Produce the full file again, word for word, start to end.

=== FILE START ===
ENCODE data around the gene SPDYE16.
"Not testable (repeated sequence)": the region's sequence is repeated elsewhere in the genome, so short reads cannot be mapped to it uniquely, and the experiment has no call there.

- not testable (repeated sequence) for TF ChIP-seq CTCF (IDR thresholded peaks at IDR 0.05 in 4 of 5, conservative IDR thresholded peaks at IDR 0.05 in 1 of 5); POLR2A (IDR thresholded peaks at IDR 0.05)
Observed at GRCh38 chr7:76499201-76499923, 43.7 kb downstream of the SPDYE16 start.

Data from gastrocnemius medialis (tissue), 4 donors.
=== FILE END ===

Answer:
ENCODE data around the gene SPDYE16.
"Not testable (repeated sequence)": the region's sequence is repeated elsewhere in the genome, so short reads cannot be mapped to it uniquely, and the experiment has no call there.

- not testable (repeated sequence) for TF ChIP-seq CTCF (IDR thresholded peaks at IDR 0.05 in 4 of 5, conservative IDR thresholded peaks at IDR 0.05 in 1 of 5); POLR2A (IDR thresholded peaks at IDR 0.05)
Observed at GRCh38 chr7:76499201-76499923, 43.7 kb downstream of the SPDYE16 start.

Data from gastrocnemius medialis (tissue), 4 donors.